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They seemed to survive the last bird flu pandemic 4-5 years ago quite well.

I've read there are several turkey farms around my area that already are destroying turkey flocks because of it
2015 deer slayer!!!!!!!!!!

Online Dotch

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Seems most of them so far are up more your direction with the exception of that small personal backyard flock in Mower Co.

" A contagious variant of avian flu is being discovered in five Minnesota counties.  A commercial turkey farm in Meeker County has a majority of the affected birds with 289-thousand on site.  The smallest flock with the virus is a group of 17 backyard birds.  The Minnesota Department of Agricultureís Incident Management Team will head up control and containment of the virus.  Minnesota is the top turkey producing state in the nation with more than 40 million birds on over 660 farms."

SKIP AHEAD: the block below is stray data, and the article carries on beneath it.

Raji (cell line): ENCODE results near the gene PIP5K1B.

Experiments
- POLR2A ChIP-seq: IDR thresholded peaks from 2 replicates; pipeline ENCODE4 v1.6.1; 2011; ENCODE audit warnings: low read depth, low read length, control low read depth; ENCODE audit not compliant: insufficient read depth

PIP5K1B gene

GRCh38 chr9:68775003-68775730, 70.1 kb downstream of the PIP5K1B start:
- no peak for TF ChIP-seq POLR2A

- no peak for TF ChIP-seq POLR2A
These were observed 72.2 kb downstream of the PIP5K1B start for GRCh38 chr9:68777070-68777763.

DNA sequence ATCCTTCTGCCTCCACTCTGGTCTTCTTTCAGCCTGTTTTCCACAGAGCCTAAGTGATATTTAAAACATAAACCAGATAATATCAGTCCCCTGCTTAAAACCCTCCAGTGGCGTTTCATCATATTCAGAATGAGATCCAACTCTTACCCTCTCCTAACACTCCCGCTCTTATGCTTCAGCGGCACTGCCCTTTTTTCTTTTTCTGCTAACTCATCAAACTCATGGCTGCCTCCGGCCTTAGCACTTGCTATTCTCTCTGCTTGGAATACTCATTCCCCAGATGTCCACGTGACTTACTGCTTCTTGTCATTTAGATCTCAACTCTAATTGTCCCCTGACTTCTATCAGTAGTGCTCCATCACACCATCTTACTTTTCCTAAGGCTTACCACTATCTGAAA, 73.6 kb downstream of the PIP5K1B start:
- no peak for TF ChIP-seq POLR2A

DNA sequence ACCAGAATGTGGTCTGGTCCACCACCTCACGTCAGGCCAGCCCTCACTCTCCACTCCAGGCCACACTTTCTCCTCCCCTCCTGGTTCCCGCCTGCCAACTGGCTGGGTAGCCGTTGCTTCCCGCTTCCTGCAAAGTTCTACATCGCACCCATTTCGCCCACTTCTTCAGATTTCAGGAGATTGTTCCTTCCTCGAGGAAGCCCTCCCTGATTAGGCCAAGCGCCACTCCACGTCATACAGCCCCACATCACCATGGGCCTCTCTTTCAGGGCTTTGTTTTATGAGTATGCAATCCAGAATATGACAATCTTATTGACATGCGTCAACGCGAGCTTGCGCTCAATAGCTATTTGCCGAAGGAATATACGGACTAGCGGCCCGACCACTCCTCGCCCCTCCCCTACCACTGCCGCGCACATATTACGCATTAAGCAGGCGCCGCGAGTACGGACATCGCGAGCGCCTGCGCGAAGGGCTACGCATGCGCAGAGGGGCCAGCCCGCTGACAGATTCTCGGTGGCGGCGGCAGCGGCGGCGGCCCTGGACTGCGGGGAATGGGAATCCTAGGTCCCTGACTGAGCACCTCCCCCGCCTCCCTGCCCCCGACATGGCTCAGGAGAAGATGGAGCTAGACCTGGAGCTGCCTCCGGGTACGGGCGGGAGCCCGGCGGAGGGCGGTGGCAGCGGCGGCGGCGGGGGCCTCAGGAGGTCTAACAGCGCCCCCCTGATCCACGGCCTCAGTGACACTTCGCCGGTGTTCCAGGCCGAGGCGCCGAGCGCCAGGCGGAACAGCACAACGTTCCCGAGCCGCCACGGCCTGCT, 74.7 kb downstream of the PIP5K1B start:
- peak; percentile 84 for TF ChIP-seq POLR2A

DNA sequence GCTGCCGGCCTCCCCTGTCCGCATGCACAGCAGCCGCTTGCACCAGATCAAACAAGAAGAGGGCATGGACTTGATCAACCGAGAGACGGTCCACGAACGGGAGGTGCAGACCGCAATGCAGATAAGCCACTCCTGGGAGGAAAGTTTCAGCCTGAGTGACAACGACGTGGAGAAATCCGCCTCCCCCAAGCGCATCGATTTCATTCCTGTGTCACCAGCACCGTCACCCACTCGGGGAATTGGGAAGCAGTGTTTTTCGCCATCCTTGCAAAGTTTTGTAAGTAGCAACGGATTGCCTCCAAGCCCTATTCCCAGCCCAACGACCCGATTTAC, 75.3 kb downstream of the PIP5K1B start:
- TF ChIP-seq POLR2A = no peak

"Avian influenza is an airborne respiratory virus that spreads easily among chickens (& fowl in general)  through nasal and eye secretions, as well as manure. The virus can spread from flock to flock by wild birds, through contact with infected poultry."

http://www.bah.state.mn.us/hpai/

I know even though it hasn't been detected in this and surrounding counties, it has already curtailed any turkey barn cleanout activity according to local growers. They'll have to bed on top of existing litter until further notice.

« Last Edit: March 03/30/22, 08:57:38 PM by Dotch »
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Offline snow1

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Good insight Dotch,years ago I remember another avian out break when we hunted the Lac Qui Parle area,I was concerned about the effects this flu would have on our bird dogs and our cunsumption of our geese we shot,local vet in monti claimed "no problem"
 on both accounts,none the less we stopped hunting that season.